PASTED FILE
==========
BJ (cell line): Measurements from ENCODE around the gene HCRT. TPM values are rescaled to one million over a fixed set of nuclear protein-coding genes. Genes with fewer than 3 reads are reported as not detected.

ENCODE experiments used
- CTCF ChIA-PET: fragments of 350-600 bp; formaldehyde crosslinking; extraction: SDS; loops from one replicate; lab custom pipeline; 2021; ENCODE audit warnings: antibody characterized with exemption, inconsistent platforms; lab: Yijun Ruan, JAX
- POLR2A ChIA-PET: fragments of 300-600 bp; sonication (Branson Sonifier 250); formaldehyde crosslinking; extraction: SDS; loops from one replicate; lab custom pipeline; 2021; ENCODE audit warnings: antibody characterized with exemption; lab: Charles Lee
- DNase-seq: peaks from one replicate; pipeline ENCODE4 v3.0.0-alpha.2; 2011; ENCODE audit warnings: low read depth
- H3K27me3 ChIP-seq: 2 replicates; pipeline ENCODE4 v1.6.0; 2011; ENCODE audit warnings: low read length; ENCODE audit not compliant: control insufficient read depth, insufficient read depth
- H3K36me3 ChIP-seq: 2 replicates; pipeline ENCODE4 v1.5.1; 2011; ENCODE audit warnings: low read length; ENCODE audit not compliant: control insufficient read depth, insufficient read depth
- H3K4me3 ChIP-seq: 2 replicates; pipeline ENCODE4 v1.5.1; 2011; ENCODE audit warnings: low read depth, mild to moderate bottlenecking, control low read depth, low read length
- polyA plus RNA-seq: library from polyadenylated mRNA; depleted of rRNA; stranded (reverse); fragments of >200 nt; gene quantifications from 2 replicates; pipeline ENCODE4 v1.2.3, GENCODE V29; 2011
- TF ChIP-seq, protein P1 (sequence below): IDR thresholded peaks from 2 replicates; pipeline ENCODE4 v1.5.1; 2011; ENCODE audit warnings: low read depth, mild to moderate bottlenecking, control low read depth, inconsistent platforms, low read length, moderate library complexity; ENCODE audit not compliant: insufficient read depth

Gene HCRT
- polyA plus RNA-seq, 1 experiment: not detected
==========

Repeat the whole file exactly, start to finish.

BJ (cell line): Measurements from ENCODE around the gene HCRT. TPM values are rescaled to one million over a fixed set of nuclear protein-coding genes. Genes with fewer than 3 reads are reported as not detected.

ENCODE experiments used
- CTCF ChIA-PET: fragments of 350-600 bp; formaldehyde crosslinking; extraction: SDS; loops from one replicate; lab custom pipeline; 2021; ENCODE audit warnings: antibody characterized with exemption, inconsistent platforms; lab: Yijun Ruan, JAX
- POLR2A ChIA-PET: fragments of 300-600 bp; sonication (Branson Sonifier 250); formaldehyde crosslinking; extraction: SDS; loops from one replicate; lab custom pipeline; 2021; ENCODE audit warnings: antibody characterized with exemption; lab: Charles Lee
- DNase-seq: peaks from one replicate; pipeline ENCODE4 v3.0.0-alpha.2; 2011; ENCODE audit warnings: low read depth
- H3K27me3 ChIP-seq: 2 replicates; pipeline ENCODE4 v1.6.0; 2011; ENCODE audit warnings: low read length; ENCODE audit not compliant: control insufficient read depth, insufficient read depth
- H3K36me3 ChIP-seq: 2 replicates; pipeline ENCODE4 v1.5.1; 2011; ENCODE audit warnings: low read length; ENCODE audit not compliant: control insufficient read depth, insufficient read depth
- H3K4me3 ChIP-seq: 2 replicates; pipeline ENCODE4 v1.5.1; 2011; ENCODE audit warnings: low read depth, mild to moderate bottlenecking, control low read depth, low read length
- polyA plus RNA-seq: library from polyadenylated mRNA; depleted of rRNA; stranded (reverse); fragments of >200 nt; gene quantifications from 2 replicates; pipeline ENCODE4 v1.2.3, GENCODE V29; 2011
- TF ChIP-seq, protein P1 (sequence below): IDR thresholded peaks from 2 replicates; pipeline ENCODE4 v1.5.1; 2011; ENCODE audit warnings: low read depth, mild to moderate bottlenecking, control low read depth, inconsistent platforms, low read length, moderate library complexity; ENCODE audit not compliant: insufficient read depth

Gene HCRT
- polyA plus RNA-seq, 1 experiment: not detected